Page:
- Jeff Ferguson
- Author Stephen Smart in front of the 1937 International truck that appears in his novel.
Stephen Smart didn’t know what had spooked his mule on that April day eight years ago. Maybe there was a snake or other critter to the side of the trail cutting through the 60-acre ranch north of Chattaroy that he’d bought as a young man more than 25 years before. He’d taken the mule out on the trail to check it out before he was to sell the animal, but now, something was clearly wrong.
Smart didn’t know that the animal was having a heart attack. Before he knew it, he was looking up at the sky, all 1,400 pounds of the mule rolling over the top of him again and again as the man and the beast cascaded down a hillside.
For the next 20 minutes, he came in and out of consciousness. Smart knew his leg was seriously injured — his foot was resting awkwardly across his lap — and the fact that his calls for help amounted to little more than a whisper indicated that the injuries extended to his chest.
The pain was a hint, but he wouldn’t actually know until later that his leg was shattered in several places, with bones sticking out through the skin, and that his broken ribs were dangerously close to puncturing his lungs. He tried to raise himself to his elbows and shout for help, but all that came out of his mouth was a labored peep. He passed out again and awoke to paramedics carting him off the trail. Apparently, Smart, an accomplished landscape architect, had been found by someone who’d come to fish in one of the custom-built ponds he’d constructed on the property.
Smart spent the next week in the hospital and upon his release would be restricted to a bed and a wheelchair. It was a devastating plight for a busy-bodied engineer with a successful business who’d much rather be packing one of his mules through the wilds of the interior West. He knew he had to do something.
“I realized how close I’d come to not being here anymore and I decided to write a book,” says Smart, now 59, reclining in a chair around a conference table at the offices of his company, Environment West, on the northwest outskirts of Spokane.
The lifelong outdoorsmen had an idea for a novel that drew on his time spent packing and working on farms and ranches as a young man. The problem, however, was that the longest thing he’d written was a six-page term paper back when he was a student at Washington State University. He’d never really even been much of a reader, other than the occasional Louis L’Amour novel he’d take on a camping trip. That’s not to say he isn’t creative — his office is home to a stack of Gary Larsenesque napkin cartoons he creates while waiting for his morning coffee.
“I started developing this story when I was laying there in bed. I had to do something or else my brain was going to get stale,” says Smart.
Over the course of the next
seven years, as his body healed and he returned to work and his packing
trips, Smart not only put together a novel, Whispers of the Greybull, but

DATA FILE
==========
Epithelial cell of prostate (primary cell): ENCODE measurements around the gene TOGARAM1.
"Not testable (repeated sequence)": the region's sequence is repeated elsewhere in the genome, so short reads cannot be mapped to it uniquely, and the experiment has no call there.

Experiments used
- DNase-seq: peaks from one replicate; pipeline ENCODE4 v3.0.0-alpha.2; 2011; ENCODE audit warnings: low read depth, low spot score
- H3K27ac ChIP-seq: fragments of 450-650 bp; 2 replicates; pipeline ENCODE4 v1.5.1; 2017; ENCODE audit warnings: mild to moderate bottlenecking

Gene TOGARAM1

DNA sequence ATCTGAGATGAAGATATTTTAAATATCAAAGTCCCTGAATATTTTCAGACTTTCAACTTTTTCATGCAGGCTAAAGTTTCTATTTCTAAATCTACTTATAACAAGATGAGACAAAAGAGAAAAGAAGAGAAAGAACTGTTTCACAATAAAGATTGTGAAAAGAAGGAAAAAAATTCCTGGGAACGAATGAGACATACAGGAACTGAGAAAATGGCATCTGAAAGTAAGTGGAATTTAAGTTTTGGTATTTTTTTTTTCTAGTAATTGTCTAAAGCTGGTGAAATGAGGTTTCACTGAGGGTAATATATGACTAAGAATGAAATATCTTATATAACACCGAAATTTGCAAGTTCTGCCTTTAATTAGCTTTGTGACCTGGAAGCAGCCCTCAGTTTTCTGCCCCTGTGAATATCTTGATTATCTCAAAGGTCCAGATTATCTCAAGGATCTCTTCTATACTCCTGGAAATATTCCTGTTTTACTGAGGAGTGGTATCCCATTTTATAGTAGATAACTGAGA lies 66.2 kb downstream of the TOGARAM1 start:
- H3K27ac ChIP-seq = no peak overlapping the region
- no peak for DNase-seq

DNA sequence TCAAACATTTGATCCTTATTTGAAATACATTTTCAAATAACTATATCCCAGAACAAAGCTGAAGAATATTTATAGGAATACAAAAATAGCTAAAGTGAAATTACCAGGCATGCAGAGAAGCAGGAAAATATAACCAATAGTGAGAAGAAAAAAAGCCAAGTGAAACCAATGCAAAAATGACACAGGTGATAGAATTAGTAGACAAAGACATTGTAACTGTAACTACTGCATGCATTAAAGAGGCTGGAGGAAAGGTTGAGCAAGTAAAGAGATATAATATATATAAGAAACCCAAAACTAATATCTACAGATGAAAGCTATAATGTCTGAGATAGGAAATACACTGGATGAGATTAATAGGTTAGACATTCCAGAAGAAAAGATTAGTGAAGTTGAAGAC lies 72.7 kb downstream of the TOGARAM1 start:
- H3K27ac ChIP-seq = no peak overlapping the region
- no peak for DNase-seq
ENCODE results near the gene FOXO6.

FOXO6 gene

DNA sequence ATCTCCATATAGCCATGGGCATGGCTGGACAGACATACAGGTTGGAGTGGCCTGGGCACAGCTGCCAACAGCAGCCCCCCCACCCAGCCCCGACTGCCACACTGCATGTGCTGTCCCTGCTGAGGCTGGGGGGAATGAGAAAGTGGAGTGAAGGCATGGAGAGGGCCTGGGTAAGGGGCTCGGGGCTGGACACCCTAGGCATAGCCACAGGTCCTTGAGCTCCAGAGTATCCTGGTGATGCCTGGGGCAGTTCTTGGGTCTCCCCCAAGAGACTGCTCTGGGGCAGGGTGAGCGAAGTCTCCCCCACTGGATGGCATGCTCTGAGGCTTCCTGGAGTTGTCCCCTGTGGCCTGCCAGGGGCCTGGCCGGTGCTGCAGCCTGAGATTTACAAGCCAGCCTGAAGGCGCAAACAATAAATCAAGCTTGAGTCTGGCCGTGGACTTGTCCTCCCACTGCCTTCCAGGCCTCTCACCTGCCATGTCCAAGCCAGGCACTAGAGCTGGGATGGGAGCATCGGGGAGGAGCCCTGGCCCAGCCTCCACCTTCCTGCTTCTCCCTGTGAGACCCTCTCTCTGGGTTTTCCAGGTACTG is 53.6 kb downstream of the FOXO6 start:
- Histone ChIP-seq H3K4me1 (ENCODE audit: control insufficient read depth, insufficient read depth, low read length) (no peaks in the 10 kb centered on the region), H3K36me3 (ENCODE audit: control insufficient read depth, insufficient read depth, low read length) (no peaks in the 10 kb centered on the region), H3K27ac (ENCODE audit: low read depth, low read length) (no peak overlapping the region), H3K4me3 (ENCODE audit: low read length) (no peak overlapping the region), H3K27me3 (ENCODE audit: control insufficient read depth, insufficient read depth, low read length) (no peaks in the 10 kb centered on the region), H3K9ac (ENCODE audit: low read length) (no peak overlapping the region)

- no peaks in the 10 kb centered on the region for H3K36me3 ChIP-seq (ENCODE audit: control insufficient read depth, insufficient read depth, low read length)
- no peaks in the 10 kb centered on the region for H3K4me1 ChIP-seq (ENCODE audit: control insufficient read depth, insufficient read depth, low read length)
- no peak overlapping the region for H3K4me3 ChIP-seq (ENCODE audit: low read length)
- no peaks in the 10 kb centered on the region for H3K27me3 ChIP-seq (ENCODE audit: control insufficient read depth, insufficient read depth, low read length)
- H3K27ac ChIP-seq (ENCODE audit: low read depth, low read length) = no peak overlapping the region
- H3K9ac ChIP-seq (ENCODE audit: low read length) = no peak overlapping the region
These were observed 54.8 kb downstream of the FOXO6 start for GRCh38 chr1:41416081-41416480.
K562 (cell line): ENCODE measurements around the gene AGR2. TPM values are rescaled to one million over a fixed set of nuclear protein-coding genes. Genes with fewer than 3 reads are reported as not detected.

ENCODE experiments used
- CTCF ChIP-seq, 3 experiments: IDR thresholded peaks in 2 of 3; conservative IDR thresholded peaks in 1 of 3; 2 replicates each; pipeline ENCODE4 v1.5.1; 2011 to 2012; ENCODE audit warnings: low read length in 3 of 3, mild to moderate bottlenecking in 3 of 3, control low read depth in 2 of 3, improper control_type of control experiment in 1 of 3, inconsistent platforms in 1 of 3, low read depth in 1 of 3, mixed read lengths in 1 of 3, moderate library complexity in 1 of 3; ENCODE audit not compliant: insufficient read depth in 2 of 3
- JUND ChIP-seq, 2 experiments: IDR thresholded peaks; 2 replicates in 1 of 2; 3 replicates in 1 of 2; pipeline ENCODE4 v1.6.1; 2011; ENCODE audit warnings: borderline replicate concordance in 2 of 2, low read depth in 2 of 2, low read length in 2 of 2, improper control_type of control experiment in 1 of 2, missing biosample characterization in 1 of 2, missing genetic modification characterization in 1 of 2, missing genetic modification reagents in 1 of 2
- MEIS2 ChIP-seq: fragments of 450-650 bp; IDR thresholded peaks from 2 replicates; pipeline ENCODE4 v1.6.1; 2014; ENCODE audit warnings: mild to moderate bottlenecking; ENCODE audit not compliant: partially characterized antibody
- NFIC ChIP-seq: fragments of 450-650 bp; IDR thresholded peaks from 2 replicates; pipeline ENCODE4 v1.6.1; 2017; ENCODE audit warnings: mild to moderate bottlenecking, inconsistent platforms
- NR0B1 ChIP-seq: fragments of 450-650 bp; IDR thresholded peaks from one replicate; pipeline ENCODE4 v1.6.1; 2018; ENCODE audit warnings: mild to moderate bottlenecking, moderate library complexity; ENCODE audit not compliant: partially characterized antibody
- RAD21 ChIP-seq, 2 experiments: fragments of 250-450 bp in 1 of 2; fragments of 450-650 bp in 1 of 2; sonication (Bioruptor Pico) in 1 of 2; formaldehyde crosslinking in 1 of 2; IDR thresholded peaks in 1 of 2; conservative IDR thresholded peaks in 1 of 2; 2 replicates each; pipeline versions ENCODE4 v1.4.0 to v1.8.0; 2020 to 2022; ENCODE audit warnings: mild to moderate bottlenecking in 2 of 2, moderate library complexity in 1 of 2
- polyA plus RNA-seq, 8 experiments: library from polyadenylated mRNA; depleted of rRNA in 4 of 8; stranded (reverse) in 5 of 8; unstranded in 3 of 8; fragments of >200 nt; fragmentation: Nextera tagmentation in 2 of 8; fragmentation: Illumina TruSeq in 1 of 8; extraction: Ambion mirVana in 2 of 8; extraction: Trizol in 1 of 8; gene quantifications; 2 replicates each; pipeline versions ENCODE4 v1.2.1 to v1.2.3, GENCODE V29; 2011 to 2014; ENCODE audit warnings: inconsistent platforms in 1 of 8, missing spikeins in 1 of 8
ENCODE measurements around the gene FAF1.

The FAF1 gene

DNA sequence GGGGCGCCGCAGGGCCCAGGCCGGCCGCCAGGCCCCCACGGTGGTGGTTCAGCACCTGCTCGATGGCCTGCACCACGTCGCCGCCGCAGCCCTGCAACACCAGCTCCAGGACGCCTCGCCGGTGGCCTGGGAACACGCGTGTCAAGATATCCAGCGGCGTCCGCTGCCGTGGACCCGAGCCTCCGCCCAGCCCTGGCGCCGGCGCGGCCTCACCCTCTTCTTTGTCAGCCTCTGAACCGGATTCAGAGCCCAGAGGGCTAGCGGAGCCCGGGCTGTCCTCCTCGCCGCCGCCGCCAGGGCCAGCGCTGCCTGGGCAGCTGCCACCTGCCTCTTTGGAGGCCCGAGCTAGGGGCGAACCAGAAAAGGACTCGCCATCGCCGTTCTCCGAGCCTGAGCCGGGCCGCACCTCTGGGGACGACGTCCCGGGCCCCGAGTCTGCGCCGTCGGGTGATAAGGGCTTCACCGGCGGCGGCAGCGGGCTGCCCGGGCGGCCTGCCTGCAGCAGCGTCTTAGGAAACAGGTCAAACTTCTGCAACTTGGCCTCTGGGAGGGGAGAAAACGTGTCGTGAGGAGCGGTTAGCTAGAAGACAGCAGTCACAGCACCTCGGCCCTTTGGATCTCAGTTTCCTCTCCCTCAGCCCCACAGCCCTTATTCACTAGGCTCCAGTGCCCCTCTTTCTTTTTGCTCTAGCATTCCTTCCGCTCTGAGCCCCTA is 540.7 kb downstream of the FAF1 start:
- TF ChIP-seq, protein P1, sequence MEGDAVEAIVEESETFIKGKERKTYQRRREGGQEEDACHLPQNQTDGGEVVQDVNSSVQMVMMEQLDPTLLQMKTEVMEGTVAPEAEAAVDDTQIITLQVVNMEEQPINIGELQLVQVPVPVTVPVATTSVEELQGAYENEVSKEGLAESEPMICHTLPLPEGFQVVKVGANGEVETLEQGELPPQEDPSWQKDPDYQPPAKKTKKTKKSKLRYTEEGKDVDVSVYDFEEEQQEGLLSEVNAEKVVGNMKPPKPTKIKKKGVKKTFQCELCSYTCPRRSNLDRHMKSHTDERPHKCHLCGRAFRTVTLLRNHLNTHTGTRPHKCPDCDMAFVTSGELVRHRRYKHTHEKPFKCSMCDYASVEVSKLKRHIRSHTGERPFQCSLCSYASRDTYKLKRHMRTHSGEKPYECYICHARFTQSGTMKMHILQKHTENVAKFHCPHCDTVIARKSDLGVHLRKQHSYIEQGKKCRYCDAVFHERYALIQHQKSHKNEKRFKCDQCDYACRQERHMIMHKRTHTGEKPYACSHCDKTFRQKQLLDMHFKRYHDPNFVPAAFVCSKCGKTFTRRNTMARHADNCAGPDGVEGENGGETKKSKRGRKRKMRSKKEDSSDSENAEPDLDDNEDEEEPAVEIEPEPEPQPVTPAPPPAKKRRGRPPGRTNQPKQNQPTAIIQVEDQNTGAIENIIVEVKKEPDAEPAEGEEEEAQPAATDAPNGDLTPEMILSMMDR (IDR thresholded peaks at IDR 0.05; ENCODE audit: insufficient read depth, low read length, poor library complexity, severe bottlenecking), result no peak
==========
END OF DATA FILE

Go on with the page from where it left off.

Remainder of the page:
also managed to self-publish the work and see it land on the short list
of candidates for a Spur Award for Best First Novel, a top honor in the
world of Western fiction.
Whispers of The Greybull focuses on Cole Morgan, a former football star at Washington State College, who loses his parents in a freak car accident and decides to reinvent himself as a ranch hand in Wyoming. Set in 1937, the novel features a dusty post-Depression, pre-WWII milieu in an area of the West that was, and still is, very much wild.
Ostensibly a Western novel, Smart’s book uniquely weaves in elements of mystery, historical fiction and even a pinch of the supernatural as Morgan sets out to help the struggling Greybull ranch and unlock a decades-old secret the ranch has swept under the rug.
“For a first-time author, it’s very impressive. He tells a darn good story,” says C.K. Crigger, a fellow Western fiction author who was on the panel of judges that placed Smart’s book as one of two runners up (out of more than 50 entries) for the Spur Award, a distinction bestowed by the Western Writers of America. Coincidentally, Crigger is also from Spokane, which is the setting of her own China Bohannon series.
“The character arcs and the progression of the story are remarkable,” says Crigger of Smart’s novel.
Also remarkable are the characters — namely Smart’s protagonist, Cole, who, as the author readily admits, bears some striking similarities to Smart. Both Cole and Smart graduated from WSU, both played football, both have a knack for engineering and, most noticeably, both of them have been physically beat to crap during their lifetimes. In addition to the accident on the mule, Smart has cracked his back three other times, including during his first practice as a walk-on for the University of Idaho’s football team (he transferred over to WSU shortly thereafter). In the book, Cole is constantly finding himself roughed up, thrown down cliffs and getting in brawls.
Smart acknowledges the similarities between his own history and that of his protagonist. But he quickly makes it clear that he’s no cowboy.
spent a lot of time in the woods packing and riding, but I’m nowhere
near as tough as a real cowboy that spends all day on a horse herding
cattle in Wyoming,” says Smart.
Smart is still at the helm of Environment West, employing more than 60 people working on an array of different landscaping projects throughout the area, and is quick to point out that this is, for the most part, his main focus. But at the end of the day, he is an author and plans to begin work on the prequel to Whispers of the Greybull.
don’t know what I’ve done yet. I haven’t sat and suffered for 30 years
trying to write something that would get published. I’ve just been led
down this path,” says Smart.
Whispers of the Greybull can be purchased at authorstephenbsmart.com.